This is pretty much a case of rounding up the troops. A look at the head note will show some classic performances, others rather wizened in years but still long on class, and still others that are lesser known. Astute discographers will note that the process of rounding up also constitutes a sub-group of Brilliant’s own catalogue. We’ve had the Klára Würtz performances in a ‘Romantic Piano Music’ disc for example  and its extraction here is worthwhile; she’s a much under-appreciated player and these recordings, made in 2003, reflect well on all concerned. Further digging shows that the Pizarro Hungarian Rhapsodies can be found on 92790 and the Brendel Liszt performances can be found in Brilliant’s huge box set devoted toRead more the pianist . And so on.
Earl Wild’s disc derives from a 1968 Vanguard session called ‘The Demonic Liszt’ though you wouldn’t know it from the notes here – though to be fair all the recording dates are noted throughout the ten discs. It’s predictably brilliant, full of panache and brio - a fabulously voiced Réminiscences de 'Robert le Diable' de Meyerbeer: Valse infernale prominently. The Mephisto Waltz No.1 is every Wildeans ticket to ride and includes his own sulphurous emendations. No reservations at all.
The second disc is shared between Lazar Berman and Richter. You’ll find the Richter performance of the Sonata on 92229, intense, powerful, sepulchral, with passing digital imperfections but vertiginous dynamic contrasts. Berman made a series of fantastic Liszt recordings and these 1972 inscriptions are exceptionally fine as are the ones in the later disc devoted to him. He is virtuosic but astutely musical and offers a powerful contrast to the next named musician. Because when Cziffra comes on the scene fireworks are seldom far behind. But these are his Hungaratons and not the EMI discs from the late 1950s. He essays a barnstorming series of transcriptions and paraphrases. His Grand galop chromatique is blisteringly madcap, his Tannhäuser of greater clarity but not necessarily greater warmth or impact than Moiseiwitsch’s, and there’s a stunning if rather forceful Les Jeux d'eau à la Villa d'Este.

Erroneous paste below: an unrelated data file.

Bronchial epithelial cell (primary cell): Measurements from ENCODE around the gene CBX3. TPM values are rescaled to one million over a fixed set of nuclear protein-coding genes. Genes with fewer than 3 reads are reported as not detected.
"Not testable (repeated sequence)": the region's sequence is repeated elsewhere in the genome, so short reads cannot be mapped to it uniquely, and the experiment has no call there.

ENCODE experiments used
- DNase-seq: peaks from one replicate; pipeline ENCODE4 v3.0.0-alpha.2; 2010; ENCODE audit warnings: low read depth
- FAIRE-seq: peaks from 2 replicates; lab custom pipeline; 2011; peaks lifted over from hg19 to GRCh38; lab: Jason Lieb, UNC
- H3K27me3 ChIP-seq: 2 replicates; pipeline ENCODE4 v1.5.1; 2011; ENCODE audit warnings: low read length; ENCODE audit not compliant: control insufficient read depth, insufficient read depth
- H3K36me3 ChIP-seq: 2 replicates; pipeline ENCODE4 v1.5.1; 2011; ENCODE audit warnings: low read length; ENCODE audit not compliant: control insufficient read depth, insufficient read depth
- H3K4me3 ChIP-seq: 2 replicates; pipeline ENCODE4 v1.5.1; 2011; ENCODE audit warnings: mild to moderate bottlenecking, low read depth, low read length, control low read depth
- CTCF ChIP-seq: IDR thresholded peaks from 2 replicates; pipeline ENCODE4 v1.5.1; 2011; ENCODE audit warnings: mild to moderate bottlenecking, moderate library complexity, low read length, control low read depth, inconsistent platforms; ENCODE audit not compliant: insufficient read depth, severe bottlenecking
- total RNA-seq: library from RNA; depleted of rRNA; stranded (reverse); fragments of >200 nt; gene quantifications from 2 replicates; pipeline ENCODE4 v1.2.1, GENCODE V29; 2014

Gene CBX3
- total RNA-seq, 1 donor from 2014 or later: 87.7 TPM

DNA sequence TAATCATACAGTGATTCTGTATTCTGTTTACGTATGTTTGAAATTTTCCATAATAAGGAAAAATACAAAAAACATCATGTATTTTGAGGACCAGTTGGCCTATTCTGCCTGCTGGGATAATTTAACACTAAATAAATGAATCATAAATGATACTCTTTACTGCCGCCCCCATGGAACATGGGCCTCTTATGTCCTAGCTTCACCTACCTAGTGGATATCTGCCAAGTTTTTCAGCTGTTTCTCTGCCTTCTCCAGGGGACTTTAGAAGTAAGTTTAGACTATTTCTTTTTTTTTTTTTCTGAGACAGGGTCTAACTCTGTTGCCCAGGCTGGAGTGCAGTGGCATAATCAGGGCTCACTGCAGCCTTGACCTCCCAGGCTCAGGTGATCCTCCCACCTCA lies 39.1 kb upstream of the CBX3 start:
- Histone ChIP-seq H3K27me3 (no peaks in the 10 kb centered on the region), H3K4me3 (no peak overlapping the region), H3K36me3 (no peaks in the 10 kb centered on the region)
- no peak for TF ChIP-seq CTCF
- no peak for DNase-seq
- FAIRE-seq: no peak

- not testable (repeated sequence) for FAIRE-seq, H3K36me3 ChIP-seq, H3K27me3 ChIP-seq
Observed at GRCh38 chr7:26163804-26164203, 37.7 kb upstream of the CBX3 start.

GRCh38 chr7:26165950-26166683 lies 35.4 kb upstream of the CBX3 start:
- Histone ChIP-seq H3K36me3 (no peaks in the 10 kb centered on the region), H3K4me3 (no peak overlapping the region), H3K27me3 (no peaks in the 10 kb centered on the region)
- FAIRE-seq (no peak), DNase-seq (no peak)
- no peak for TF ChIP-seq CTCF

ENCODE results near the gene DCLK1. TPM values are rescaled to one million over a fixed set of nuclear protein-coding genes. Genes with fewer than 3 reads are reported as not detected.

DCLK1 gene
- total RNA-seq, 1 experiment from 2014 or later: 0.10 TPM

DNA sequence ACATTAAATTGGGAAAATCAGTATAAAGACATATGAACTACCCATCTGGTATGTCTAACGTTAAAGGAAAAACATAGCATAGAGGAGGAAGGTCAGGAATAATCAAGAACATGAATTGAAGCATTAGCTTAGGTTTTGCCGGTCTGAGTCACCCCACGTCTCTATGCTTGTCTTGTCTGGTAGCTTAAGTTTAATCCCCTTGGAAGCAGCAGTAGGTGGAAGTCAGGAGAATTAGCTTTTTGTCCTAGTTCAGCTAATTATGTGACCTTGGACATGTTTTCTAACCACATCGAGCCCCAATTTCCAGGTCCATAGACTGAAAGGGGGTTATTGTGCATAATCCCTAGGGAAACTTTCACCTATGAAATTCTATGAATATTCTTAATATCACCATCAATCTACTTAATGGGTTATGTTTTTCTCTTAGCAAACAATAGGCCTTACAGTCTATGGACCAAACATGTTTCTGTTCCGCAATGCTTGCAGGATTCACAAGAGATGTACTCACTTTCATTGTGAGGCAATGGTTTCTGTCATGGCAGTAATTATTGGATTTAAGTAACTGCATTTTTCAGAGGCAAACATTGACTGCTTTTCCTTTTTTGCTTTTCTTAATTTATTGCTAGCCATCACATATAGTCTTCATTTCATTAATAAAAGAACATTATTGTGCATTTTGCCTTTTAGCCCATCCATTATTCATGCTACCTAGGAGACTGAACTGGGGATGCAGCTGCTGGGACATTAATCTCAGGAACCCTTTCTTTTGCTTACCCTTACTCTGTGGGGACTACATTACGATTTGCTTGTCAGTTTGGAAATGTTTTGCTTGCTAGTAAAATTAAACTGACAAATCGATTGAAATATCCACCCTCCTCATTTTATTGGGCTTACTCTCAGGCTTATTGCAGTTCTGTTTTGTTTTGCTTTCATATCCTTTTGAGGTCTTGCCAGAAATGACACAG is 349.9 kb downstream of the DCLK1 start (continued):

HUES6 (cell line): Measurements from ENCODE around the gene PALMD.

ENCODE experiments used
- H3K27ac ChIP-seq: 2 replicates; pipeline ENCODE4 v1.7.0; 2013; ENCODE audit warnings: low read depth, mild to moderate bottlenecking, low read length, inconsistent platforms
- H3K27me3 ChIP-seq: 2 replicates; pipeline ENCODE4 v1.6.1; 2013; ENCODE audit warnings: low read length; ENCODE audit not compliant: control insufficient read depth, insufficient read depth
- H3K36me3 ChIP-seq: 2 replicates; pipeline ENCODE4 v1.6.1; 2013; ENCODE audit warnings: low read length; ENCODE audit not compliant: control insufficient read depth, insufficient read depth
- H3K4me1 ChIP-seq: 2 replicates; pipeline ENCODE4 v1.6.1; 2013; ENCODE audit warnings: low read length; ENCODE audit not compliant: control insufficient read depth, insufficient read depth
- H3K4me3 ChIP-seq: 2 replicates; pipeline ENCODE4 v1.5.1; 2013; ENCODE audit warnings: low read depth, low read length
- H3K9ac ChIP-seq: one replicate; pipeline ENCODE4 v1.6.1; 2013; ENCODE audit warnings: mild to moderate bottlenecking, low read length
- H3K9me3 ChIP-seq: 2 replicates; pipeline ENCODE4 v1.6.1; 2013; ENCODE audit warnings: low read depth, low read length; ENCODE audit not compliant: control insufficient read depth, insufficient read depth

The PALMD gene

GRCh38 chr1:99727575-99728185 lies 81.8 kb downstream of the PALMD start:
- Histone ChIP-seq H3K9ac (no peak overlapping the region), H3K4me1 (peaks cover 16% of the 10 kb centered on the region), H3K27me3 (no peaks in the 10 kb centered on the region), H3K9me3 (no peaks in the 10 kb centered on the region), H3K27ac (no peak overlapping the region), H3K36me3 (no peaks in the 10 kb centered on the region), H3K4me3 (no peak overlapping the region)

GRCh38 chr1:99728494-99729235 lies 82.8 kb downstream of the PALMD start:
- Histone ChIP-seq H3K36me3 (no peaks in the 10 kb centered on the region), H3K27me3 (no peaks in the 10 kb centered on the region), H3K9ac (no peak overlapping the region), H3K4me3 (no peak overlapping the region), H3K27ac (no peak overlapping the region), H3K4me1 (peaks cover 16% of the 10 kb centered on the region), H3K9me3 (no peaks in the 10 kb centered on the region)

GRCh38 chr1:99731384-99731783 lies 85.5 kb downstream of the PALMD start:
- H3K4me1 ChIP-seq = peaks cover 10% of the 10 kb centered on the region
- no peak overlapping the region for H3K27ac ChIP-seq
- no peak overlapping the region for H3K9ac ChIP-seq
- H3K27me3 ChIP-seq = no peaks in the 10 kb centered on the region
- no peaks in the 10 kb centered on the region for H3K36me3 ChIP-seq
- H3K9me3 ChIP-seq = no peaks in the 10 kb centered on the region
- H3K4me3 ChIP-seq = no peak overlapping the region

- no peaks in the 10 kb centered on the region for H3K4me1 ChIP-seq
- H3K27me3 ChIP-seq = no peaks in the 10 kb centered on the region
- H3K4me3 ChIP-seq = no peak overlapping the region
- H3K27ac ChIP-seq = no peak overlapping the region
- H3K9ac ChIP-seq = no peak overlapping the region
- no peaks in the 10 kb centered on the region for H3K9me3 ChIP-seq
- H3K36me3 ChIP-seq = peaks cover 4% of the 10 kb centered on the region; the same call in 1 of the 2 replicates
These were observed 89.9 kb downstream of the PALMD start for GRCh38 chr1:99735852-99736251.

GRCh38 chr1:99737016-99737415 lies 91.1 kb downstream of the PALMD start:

Vladimir Ovchinikov recorded his set of the Études d'éxécution transcendante for EMI in the late 1980s. He has technique to burn and these are, in the main, highly persuasive performances. His Preludio is excellent, the A minor Etude dynamic and intense and here and in Paysage his expansive romantic cantabile delights the ear. Mazeppa is impressive from any perspective and there’s commanding authority in Eroica. Occasionally he can be too plain – Ricordanza – but as a whole this is a valuable retrieval. Pizarro’s two discs of Hungarian Rhapsodies present occasionally father fuzzy recording quality but good performances. He is splendid in No.5 finding its hooded soul with unerring eloquence aided by a full and expressive range of tonal colours. As with Ovchinikov there are times – in Nos. 6 and 10 for example– when he lacks the kind of Cziffra-like brio necessary.
Talking of whom Klára Würtz’s Gnomenreigen is almost as fast as Cziffra’s and her Mephisto Waltz No.1 is possibly more searching as a performance than his, though less daemonic. Her brief contribution to the box is powerful. Brendel’s entire Vox, Vanguard and Turnabout recordings form the thirty-five CDs of the ‘Brendel Edition’on Brilliant. They include the four CDs’ worth of Liszt recordings he set down. Here we have two but they are quite enough to convince anyone of Brendel’s authority in this repertoire. Hard edged though the recordings can be there’s no gainsaying the controlled eloquence, virtuosity and phrasal assurance of Tremolo from the Paganini etudes nor the immaculate Petrarch sonnets. If his Sonata recording had been here as well that would have been a clincher.
So ten CDs, variously sourced, form the contents of the box. The recordings range across the years and the labels. These things are invariably difficult to adjudicate and recommendation will invariably be personal. For what it’s worth I found the box a well-chosen selection.
-- Jonathan Woolf,
MusicWeb International Read less
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